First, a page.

In A Splendid Exchange, William J. Bernstein tells the extraordinary story of global commerce from its prehistoric origins to the myriad controversies surrounding it today. He transports listeners from ancient sailing ships that brought the silk trade from China to Rome in the second century to the rise and fall of the Portuguese monopoly in spices in the 16th; from the rush for sugar that brought the British to Jamaica in 1655 to the American trade battles of the early 20th century; from key innovations such as steam, steel, and refrigeration to the modern era of televisions from Taiwan, lettuce from Mexico, and T-shirts from China.
Along the way, Bernstein examines how our age-old dependency on trade has contributed to our planet's agricultural bounty, stimulated intellectual progress, and made us both prosperous and vulnerable. Although the impulse to trade often takes a backseat to xenophobia and war, Bernstein concludes that trade is ultimately a force for good among nations, and he argues that societies are far more successful and stable when they are involved in vigorous trade with their neighbors.
Lively, authoritative, and astonishing in scope, A Splendid Exchange is a riveting narrative that views trade and globalization not in political terms, but rather as an evolutionary process as old as war and religion - a historical constant - that will continue to foster the growth of intellectual capital, shrink the world, and propel the trajectory of the human species.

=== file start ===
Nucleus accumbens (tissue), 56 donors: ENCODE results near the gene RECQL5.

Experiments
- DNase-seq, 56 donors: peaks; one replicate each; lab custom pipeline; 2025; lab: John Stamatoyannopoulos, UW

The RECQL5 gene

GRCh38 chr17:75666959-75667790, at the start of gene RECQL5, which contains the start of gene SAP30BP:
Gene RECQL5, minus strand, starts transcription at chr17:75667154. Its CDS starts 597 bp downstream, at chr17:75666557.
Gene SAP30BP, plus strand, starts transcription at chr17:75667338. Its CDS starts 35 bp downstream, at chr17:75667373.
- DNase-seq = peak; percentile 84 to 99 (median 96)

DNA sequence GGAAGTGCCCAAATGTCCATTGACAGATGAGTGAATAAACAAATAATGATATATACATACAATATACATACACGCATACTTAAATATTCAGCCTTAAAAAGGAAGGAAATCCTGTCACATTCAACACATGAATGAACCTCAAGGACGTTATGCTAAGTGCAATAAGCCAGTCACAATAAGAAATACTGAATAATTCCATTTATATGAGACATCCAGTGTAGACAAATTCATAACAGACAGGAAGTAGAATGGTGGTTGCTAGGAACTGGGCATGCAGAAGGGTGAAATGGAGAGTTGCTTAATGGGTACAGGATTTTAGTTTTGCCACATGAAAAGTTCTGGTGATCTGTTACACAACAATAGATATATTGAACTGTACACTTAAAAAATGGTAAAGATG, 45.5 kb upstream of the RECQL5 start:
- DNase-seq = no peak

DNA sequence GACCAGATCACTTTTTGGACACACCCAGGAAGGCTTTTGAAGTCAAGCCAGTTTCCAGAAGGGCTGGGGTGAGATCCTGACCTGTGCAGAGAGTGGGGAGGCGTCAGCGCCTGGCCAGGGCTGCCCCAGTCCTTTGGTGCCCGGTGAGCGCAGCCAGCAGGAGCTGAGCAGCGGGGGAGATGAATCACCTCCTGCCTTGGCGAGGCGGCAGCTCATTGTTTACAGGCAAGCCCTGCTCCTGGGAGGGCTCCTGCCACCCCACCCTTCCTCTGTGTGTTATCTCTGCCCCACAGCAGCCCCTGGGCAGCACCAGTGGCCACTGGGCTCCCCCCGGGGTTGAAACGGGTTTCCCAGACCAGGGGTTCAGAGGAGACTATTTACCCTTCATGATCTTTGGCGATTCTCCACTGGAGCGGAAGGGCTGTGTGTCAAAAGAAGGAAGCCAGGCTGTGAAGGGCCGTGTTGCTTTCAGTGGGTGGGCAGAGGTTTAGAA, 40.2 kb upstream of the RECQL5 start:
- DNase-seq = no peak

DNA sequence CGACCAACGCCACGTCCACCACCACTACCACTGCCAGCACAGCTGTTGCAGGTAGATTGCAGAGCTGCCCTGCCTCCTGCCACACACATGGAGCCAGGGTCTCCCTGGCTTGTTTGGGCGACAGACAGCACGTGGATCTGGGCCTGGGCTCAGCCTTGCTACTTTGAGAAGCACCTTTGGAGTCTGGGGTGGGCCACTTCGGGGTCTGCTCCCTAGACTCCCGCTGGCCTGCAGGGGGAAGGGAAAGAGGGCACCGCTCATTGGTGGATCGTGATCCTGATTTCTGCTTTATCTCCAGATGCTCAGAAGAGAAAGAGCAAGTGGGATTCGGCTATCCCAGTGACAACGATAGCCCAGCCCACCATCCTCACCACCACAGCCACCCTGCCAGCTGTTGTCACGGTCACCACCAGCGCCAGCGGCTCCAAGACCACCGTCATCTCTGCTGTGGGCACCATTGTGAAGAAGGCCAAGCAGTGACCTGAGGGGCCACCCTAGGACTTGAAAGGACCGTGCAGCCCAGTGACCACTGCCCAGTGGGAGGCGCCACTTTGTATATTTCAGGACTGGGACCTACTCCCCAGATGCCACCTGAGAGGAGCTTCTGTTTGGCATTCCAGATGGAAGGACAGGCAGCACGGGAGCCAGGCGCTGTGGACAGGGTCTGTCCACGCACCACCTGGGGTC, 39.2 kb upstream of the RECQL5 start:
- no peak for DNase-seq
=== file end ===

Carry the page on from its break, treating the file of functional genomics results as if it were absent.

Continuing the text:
©2008 William J. Bernstein; (P)2008 Tantor
"The book is not just essential reading; it is fun all the way." (Peter L. Bernstein, author of Against the Gods)
"Bernstein has given us a master's insights into the past to help us understand an issue of deep divisions in the present age." (Sara Bongiorni, author of A Year without 'Made in China')
This book provides exactly what it says it does - a history of world trade from ancient to modern times. It's well written and provides a great backdrop to today's arguments over globalization. No doubt it will help you out around the water cooler. I found it very interesting to hear how the same trade issues we're dealing with today have been around for quite a long time. I also thought it was interesting that protectionism is beneficial (overall) in some circumstances (particularly, for the U.S. in the early 1800's) but not others. He explains who wins and who loses from free trade in a very clear and convincing manner. It's nice to see a little of the complexity, beyond the usual political rhetoric, surrounding these loaded issues.
The narration is good, but I recommend the audio version with a couple of caveats. First, unless you're an expert in ancient geography, I recommend that you get the book version also so you can see the maps or else look up a bunch of the names on Wikipedia. Otherwise you'll have no picture of the trade routes he's talking about. Second, it's better if you can take it in larger chunks so you don't lose track of what's going on (he goes on diversions from the main point occasionally that can be hard to track if you're listening in dribs and drabs). Overall, great book.
The book is very interesting. It adds a new dimension to history, making it very personal and believable. As for the narration, the reader is frequently so mechanical that it sounds like it could be computer speech. Very disappointing.
After 17 hrs of listening, I have to say I learned a lot from this book. The content is really good, begins with ancient trade between Han Chinese and Roman, and ends with 20th century trades with some economic theoretical analysis. Majority of the book is storytelling, so it’s fairly easy for non-economy specialists. It provides ample of evidence on why trade is so important, how much it influenced the world from ancient time to recent, and how protectionism influenced the trade and the world as well.